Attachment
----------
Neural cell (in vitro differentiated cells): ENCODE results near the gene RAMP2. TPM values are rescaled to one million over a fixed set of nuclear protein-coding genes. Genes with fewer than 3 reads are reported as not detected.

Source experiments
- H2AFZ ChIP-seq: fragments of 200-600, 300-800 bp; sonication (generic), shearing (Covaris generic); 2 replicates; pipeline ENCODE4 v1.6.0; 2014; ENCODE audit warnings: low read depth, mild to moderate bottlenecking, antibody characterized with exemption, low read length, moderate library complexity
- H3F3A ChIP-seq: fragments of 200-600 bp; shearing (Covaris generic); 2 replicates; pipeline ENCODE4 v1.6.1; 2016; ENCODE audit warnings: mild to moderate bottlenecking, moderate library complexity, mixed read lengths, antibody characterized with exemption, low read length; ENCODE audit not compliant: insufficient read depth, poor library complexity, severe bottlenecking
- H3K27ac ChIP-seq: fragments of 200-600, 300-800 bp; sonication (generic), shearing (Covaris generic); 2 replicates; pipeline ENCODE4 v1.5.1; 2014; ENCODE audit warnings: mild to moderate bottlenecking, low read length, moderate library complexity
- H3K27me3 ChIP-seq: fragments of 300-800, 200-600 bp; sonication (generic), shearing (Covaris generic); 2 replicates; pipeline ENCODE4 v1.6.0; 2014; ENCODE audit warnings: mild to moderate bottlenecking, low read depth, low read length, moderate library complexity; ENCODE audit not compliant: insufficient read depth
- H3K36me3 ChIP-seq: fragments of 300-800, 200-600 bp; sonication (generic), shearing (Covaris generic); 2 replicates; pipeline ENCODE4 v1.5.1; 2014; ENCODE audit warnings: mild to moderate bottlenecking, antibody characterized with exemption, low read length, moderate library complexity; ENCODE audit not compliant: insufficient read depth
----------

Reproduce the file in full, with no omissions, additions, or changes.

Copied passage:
Neural cell (in vitro differentiated cells): ENCODE results near the gene RAMP2. TPM values are rescaled to one million over a fixed set of nuclear protein-coding genes. Genes with fewer than 3 reads are reported as not detected.

Source experiments
- H2AFZ ChIP-seq: fragments of 200-600, 300-800 bp; sonication (generic), shearing (Covaris generic); 2 replicates; pipeline ENCODE4 v1.6.0; 2014; ENCODE audit warnings: low read depth, mild to moderate bottlenecking, antibody characterized with exemption, low read length, moderate library complexity
- H3F3A ChIP-seq: fragments of 200-600 bp; shearing (Covaris generic); 2 replicates; pipeline ENCODE4 v1.6.1; 2016; ENCODE audit warnings: mild to moderate bottlenecking, moderate library complexity, mixed read lengths, antibody characterized with exemption, low read length; ENCODE audit not compliant: insufficient read depth, poor library complexity, severe bottlenecking
- H3K27ac ChIP-seq: fragments of 200-600, 300-800 bp; sonication (generic), shearing (Covaris generic); 2 replicates; pipeline ENCODE4 v1.5.1; 2014; ENCODE audit warnings: mild to moderate bottlenecking, low read length, moderate library complexity
- H3K27me3 ChIP-seq: fragments of 300-800, 200-600 bp; sonication (generic), shearing (Covaris generic); 2 replicates; pipeline ENCODE4 v1.6.0; 2014; ENCODE audit warnings: mild to moderate bottlenecking, low read depth, low read length, moderate library complexity; ENCODE audit not compliant: insufficient read depth
- H3K36me3 ChIP-seq: fragments of 300-800, 200-600 bp; sonication (generic), shearing (Covaris generic); 2 replicates; pipeline ENCODE4 v1.5.1; 2014; ENCODE audit warnings: mild to moderate bottlenecking, antibody characterized with exemption, low read length, moderate library complexity; ENCODE audit not compliant: insufficient read depth